From the desk of Chairman Michael E. Baroody


From Barry Goldwater’s The Conscience of a Conservative, we all came to understand that the conservative is “not too proud to learn from the great minds of the past.”

In that same spirit – and from our dismayed observation of the present disarray, disagreement and, often, disagreeability on the right – Right Way conservatives have come to understand ourselves as conservatives who know what we believe but don’t believe we know everything.

And we have come to believe, further, that we can also learn from others, even sometimes learn from those with whom we disagree.

The same Barry Goldwater who inspired a conservative political renaissance in the last century counted as a friend the man he hoped to challenge for the presidency in 1964. He intended not only to debate John Kennedy, vigorously, in that campaign but also to travel with him, congenially, to some of their campaign venues.

Like him, we prefer to see our political opponents not as enemies but as adversaries, and to envision our politics not as warfare but as a contest of ideas. That is, we see our conservatism not as a rigid ideology that knows all the answers but as a political philosophy that tries to know, and ask – and answer – all the right questions, such as:

Right Way is, in short, an alliance of conservatives who seek achievable solutions.

Right Way also seeks less acrimony and more seriousness in our political debates and we believe that our politics would serve our Republic better if it focused less on finding fault and assigning blame and more on offering solutions and finding common ground.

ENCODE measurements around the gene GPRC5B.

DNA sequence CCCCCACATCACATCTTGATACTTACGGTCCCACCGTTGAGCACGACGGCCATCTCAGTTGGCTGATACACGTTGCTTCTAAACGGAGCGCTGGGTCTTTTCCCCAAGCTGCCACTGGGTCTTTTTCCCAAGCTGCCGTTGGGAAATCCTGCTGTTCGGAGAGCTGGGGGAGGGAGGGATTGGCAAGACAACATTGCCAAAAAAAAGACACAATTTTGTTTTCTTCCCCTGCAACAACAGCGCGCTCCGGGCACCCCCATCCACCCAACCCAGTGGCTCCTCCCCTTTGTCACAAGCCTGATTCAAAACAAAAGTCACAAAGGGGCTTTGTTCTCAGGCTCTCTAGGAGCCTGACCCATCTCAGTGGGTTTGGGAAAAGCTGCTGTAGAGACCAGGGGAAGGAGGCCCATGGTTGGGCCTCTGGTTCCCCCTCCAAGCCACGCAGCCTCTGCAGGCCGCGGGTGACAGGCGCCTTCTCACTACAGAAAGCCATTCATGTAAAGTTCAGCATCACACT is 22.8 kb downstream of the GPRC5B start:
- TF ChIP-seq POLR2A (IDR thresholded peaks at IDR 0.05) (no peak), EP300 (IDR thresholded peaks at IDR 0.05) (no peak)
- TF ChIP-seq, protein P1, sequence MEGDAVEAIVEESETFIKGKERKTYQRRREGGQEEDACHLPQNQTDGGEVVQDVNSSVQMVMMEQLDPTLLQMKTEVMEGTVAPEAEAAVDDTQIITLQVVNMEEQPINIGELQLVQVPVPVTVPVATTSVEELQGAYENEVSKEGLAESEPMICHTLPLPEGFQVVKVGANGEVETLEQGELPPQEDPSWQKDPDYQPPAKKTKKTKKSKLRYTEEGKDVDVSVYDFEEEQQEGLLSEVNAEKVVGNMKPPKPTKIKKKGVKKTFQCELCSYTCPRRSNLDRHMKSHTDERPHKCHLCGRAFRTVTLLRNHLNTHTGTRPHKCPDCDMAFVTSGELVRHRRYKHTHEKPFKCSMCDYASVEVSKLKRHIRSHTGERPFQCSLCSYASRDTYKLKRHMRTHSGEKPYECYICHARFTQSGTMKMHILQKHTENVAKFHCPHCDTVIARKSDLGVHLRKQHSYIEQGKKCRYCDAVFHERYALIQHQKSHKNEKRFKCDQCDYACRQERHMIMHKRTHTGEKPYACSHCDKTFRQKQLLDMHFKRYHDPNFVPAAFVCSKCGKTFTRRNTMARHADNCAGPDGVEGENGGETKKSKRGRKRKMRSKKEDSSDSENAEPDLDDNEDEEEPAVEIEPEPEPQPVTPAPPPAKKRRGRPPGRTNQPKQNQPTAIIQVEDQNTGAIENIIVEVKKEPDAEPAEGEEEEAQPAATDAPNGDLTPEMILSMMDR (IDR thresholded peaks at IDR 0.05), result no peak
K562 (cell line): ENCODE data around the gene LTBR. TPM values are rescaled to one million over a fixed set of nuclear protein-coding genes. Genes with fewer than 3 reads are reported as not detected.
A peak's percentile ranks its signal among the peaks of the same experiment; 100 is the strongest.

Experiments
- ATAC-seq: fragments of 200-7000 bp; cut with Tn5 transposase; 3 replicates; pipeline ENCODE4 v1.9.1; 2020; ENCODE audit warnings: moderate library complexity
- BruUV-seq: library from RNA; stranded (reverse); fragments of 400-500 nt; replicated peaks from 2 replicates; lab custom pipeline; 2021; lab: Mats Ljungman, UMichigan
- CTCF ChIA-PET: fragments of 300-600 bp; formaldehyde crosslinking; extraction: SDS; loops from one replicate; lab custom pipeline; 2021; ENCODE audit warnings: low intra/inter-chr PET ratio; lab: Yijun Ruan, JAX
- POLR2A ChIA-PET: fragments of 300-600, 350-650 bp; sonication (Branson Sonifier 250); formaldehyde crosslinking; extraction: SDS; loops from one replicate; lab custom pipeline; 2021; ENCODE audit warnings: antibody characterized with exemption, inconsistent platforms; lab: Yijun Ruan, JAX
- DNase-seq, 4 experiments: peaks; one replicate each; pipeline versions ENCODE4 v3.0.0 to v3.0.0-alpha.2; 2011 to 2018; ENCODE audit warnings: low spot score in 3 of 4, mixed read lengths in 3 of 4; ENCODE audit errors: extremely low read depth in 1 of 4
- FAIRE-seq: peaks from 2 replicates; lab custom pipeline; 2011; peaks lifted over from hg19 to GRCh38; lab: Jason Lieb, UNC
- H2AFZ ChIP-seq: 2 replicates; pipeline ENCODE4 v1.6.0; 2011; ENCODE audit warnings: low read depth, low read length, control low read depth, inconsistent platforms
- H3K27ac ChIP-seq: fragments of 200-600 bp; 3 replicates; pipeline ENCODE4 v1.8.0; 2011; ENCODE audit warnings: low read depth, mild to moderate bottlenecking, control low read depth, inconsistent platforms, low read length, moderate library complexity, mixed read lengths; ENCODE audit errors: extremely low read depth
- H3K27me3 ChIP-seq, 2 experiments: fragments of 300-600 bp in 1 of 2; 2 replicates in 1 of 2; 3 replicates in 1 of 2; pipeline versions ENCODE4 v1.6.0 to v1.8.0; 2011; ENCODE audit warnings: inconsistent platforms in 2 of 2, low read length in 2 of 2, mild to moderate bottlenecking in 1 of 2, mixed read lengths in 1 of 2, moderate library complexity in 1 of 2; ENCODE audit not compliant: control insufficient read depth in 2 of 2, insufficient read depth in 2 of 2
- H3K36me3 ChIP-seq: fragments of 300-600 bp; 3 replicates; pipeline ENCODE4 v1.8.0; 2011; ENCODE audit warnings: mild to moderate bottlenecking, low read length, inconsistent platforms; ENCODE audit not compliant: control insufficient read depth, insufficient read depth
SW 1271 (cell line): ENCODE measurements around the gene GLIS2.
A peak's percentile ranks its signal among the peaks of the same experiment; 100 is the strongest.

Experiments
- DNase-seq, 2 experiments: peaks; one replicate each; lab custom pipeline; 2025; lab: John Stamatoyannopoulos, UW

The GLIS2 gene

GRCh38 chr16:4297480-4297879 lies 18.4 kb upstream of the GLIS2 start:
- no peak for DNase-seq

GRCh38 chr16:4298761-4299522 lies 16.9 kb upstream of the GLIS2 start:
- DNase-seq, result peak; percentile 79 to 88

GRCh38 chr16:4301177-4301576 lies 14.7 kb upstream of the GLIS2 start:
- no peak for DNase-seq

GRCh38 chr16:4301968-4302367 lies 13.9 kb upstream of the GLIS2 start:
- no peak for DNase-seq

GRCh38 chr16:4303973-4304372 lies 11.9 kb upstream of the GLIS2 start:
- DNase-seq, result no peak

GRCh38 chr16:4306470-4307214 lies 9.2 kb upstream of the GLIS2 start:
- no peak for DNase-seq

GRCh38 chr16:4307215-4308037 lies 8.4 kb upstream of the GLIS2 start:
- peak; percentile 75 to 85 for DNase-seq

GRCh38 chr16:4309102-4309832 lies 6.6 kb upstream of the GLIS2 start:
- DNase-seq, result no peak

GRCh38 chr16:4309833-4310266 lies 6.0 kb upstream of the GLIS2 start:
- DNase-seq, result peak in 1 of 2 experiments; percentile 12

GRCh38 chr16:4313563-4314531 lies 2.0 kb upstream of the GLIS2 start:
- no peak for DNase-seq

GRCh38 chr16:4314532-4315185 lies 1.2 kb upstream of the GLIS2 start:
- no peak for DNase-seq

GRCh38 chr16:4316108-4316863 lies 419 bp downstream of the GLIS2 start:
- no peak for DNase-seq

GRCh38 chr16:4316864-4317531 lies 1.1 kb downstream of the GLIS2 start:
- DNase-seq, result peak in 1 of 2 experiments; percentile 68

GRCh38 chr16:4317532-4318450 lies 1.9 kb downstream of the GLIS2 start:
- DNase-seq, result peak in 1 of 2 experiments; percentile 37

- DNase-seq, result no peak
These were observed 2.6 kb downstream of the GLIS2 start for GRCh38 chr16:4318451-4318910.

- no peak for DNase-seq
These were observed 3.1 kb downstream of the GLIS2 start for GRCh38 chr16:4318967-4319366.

In this time of widespread political mistrust and confusion, there is disagreement even over what it means to be a conservative – even among conservatives. There are many voices claiming to be ‘the voice of conservatism.’ And many of these offer outrage in place of ideas and anger instead of clear thinking. As has been said, some seem to think that the louder they proclaim their outrage, the more conservative they are.

We believe, nonetheless, that despite contemporary appearances, there is common ground to be found politically in America but regret that presently, and tragically, so few appear to be looking for it.

Right Way conservatives believe politics at its best is about ideas and, accordingly, we feel obliged to offer some of our own. This we will do with the publication of occasional papers on important policy issues and proposals and, perhaps the sponsorship of occasional events to highlight our thinking on them.

And, by the way, we also believe that even in challenging times such as these, it is possible for conservatism to wear a smile.